Team Turx is the first ever Turkish team taking part in the Extreme Sailing Series (ESS), which pits the world's best sailors against each other in a series of races.
Referred to it as the Formula 1 of the seas, the ESS is a high performance, adrenaline-fueled sport of sailing.
Currently being held in the U.K. for its fourth act, the team representing Turkey finds itself seventh, out of eight teams competing, with two more days of races to go.
Turkish sailor Edhem Dirvana - co-skipper and founder of the team - said: "It's a great feeling to be able race with the best sailors of the world in the United Kingdom, the birthplace of sailing. The most important thing is to be one of the best in the world, make our names heard and make the Turkish flag fly."
After the first day of races in Cardiff, the 38-year-old captain said he first gathered the group that was to become Team Turx about three years ago in Bozburun Peninsula, in the southwestern coast of Turkey.
"We left a good impression following last year's participation in the Istanbul races as a local guest team. The organization has seen that a good team could come out of Turkey," said Dirvana, also national Dinghy champion.
Founded by Dirvana, and directed by Australian World and Olympic medal champion Mitch Booth, Team Turx also consists of Turkish sailors Selim Kakis and Can Bayulken as well as two Portuguese sailors Pedro Andrade and Diogo Cayolla.
Already planning to join the ESS 2016, the Turkish co-skipper added: "We only cracked the door open and got our foot in. We have the potential to be one of the main players of this game."
- Risky and adrenaline-fueled
In the previous act held in China, the Turkish team finished fifth.
"This sport takes sailing to another dimension," says Dirvana.
All competitors sail what are called Extreme 40-type boats. Depending on the water and weather conditions, the boats can rise up above the water about 3 meters and reach speeds of about 60 km/ph. The 40-foot Extreme 40 catamarans are light and very powerful.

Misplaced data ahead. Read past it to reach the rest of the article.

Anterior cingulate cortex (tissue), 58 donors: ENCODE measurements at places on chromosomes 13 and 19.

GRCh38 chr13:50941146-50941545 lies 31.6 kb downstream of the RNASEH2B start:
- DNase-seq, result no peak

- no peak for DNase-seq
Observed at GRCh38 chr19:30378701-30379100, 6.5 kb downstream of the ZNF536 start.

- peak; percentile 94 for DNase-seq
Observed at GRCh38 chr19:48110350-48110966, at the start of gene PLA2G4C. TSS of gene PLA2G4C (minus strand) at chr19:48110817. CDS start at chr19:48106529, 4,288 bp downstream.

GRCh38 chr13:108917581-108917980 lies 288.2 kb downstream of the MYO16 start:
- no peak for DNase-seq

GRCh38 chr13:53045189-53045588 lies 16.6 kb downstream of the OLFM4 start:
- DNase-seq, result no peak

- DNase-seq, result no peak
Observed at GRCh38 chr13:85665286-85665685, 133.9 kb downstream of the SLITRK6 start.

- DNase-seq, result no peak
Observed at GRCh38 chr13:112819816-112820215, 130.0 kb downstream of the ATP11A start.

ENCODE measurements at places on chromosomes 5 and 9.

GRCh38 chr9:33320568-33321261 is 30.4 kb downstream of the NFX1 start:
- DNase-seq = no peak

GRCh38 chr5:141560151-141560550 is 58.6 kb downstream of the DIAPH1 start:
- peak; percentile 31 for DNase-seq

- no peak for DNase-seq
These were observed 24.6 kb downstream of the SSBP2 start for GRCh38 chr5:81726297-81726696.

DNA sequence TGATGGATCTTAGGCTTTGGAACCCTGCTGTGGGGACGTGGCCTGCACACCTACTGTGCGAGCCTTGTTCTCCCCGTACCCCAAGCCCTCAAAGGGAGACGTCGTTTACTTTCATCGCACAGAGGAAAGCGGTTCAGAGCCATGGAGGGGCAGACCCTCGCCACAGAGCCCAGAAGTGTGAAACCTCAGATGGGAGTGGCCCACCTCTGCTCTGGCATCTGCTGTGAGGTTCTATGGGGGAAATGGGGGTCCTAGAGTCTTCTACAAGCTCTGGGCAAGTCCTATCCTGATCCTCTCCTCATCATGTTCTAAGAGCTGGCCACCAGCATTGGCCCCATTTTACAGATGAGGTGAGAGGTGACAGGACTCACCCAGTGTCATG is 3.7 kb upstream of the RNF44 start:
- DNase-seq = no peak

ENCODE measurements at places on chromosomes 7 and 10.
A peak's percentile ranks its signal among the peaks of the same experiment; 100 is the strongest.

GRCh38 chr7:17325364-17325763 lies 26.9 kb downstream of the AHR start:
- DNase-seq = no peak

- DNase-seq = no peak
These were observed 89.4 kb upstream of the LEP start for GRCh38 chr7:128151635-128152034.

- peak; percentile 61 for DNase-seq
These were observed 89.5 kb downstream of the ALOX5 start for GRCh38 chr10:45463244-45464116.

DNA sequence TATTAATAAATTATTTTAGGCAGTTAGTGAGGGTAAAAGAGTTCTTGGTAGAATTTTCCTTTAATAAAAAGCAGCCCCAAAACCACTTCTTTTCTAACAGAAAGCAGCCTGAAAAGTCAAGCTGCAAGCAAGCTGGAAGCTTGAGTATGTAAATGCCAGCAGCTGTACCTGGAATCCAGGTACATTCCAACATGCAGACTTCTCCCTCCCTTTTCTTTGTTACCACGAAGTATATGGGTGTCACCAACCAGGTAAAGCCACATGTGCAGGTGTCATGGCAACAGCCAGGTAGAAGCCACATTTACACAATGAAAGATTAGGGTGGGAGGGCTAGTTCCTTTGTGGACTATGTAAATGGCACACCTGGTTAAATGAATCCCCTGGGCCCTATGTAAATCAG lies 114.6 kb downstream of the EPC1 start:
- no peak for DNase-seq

"Having the ability of fast thinking and foresight is very important in extreme sailing," says Dirvana. "Besides all this speed, there is a price for it: the risk of being unbalanced and easily lose control. The boat can turn over, accidents do happen. However on the other hand, it is full of joy, adrenaline-fueled. The rankings can change swiftly. You can start as the leader team and finish last."
Turkish European sailing champion Selim Kakis stressed that the Cardiff act was the toughest course that he had experienced so far.
"Comparing Cardiff to the previous race courses, this place has the most narrow and limited area. The boats get too close to each other. The wind was above the average too so the boats started to speed up," he explained. "In the blink of an eye, one part of the course is over. It's a pretty tough and tiring race."
The U.K. act will be over following the final races on Sunday.
In the ESS races, teams from across the world start with a four-minute countdown. Depending on the number of boats and wind conditions, the courses may change shape. An act consistsThe winner of each race gets 10 points, second place receives nine, and so on.
This year's series is being held in three different continents with racecourses in eight different countries. Teams will race in Germany on July 23-26 after Cardiff, in Russia in Aug. 20-23, in Turkey in October 1-4. The ESS 2015 will end in Australia in December 10-13.
The ESS has been held across the globe since 2007 by global sports events company OC Sport.
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